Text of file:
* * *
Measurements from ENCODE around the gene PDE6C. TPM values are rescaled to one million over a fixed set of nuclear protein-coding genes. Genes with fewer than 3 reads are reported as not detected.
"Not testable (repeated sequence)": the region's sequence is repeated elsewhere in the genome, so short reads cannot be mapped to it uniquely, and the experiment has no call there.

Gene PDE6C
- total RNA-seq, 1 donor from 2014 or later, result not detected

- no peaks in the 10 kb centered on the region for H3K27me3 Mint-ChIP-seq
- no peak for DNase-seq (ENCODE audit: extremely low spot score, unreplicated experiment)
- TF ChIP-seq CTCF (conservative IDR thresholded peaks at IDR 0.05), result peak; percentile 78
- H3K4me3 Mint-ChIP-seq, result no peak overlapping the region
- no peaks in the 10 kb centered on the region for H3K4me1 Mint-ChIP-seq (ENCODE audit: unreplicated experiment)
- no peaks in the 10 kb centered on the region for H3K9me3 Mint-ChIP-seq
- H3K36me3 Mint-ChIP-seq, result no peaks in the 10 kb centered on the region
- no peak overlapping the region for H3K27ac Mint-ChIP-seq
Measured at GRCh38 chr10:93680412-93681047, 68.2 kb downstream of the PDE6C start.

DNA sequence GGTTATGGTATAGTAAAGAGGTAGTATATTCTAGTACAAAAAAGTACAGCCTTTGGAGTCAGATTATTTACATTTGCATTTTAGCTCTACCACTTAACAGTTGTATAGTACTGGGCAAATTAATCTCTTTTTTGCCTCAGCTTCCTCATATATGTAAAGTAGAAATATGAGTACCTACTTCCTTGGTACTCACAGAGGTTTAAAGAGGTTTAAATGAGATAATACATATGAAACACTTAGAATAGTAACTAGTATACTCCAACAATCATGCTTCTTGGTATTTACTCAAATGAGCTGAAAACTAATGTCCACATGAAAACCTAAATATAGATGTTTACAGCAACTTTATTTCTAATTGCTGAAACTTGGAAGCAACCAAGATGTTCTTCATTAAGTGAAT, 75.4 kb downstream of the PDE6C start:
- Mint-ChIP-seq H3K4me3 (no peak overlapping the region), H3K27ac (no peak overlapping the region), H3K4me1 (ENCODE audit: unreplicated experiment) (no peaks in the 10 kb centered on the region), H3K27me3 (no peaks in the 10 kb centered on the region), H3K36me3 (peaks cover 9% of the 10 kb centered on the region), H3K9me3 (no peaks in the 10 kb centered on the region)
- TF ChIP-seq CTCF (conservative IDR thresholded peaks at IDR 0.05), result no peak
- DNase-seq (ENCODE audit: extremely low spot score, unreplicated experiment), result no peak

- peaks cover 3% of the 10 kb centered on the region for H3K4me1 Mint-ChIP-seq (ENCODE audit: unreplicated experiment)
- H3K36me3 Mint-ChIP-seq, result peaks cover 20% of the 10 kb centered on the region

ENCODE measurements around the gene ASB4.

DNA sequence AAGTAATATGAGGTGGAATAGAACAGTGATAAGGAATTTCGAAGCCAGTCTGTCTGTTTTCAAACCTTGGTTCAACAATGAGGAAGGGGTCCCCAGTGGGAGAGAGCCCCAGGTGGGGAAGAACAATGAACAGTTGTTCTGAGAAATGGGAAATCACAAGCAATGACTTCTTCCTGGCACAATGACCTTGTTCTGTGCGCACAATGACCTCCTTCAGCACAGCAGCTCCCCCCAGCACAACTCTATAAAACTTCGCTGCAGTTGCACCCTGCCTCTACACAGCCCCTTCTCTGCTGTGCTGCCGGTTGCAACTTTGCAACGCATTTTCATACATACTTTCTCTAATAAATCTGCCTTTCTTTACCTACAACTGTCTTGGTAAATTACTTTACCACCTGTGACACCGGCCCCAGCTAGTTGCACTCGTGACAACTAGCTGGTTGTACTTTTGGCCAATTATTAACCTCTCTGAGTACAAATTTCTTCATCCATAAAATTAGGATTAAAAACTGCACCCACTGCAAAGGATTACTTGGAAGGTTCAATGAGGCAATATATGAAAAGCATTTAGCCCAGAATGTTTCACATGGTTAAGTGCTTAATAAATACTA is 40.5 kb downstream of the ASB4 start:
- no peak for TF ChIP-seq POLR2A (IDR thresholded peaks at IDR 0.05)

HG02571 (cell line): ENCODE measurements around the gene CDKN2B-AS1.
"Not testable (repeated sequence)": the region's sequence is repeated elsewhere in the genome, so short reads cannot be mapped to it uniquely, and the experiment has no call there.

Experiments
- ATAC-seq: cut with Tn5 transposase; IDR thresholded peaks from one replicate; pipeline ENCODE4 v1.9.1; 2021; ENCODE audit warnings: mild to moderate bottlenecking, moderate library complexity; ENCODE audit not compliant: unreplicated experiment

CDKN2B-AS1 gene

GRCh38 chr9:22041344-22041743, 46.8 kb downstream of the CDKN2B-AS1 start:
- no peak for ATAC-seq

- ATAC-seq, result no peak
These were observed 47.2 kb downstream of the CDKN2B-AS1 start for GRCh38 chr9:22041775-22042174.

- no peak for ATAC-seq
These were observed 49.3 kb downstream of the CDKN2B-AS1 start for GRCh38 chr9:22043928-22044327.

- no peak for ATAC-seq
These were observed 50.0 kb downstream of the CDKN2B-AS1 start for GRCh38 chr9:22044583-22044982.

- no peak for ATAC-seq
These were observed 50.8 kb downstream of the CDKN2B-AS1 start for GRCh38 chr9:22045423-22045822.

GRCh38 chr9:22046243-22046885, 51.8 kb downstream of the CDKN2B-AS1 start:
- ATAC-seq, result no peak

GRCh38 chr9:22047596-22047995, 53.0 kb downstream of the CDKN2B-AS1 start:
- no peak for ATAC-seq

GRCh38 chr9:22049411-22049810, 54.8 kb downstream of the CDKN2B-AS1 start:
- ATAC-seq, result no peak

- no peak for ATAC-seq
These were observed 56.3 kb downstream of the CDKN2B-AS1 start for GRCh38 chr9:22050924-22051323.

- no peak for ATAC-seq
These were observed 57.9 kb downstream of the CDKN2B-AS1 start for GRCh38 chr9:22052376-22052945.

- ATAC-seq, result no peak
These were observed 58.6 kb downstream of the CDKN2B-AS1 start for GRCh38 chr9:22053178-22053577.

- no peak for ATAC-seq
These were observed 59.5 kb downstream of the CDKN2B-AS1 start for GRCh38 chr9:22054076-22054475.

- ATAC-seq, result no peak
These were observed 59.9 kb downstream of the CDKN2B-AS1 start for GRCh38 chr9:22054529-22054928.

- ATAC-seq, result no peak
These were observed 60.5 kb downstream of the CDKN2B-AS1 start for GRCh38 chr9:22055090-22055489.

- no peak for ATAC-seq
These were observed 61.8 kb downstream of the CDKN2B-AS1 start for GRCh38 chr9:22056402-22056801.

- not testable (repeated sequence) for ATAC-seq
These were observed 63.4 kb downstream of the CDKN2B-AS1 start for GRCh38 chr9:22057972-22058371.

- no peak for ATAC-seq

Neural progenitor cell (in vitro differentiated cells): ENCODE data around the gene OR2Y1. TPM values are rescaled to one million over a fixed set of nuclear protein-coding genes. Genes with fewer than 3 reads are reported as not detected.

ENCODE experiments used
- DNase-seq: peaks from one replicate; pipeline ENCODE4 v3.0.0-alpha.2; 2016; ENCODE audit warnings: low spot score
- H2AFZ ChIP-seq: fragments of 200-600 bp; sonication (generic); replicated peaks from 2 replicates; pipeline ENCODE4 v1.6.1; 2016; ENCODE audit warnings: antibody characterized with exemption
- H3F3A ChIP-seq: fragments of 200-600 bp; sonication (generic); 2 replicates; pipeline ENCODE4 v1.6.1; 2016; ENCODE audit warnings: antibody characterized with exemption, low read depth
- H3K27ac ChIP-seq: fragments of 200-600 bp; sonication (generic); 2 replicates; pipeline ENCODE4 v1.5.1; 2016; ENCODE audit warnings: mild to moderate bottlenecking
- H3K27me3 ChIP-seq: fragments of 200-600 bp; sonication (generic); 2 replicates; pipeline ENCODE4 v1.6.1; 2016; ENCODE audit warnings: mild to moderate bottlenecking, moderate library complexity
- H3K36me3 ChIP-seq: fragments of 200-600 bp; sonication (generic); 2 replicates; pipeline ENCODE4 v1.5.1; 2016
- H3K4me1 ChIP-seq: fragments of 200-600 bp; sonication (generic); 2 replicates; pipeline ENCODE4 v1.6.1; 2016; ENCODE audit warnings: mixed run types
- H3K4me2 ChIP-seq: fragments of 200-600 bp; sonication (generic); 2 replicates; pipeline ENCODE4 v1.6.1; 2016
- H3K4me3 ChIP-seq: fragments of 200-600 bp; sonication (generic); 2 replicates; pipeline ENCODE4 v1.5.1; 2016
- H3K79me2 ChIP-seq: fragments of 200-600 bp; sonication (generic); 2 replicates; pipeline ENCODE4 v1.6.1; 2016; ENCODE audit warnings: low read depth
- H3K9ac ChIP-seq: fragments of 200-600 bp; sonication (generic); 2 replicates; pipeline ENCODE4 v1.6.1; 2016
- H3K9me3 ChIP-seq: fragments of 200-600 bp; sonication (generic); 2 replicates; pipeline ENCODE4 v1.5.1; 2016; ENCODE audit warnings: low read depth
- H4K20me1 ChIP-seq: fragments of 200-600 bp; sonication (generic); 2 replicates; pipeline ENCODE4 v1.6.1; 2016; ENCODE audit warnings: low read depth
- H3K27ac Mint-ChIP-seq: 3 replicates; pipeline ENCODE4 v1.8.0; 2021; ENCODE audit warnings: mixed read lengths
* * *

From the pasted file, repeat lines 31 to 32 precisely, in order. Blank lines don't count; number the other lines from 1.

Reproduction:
These were observed 47.2 kb downstream of the CDKN2B-AS1 start for GRCh38 chr9:22041775-22042174.

- no peak for ATAC-seq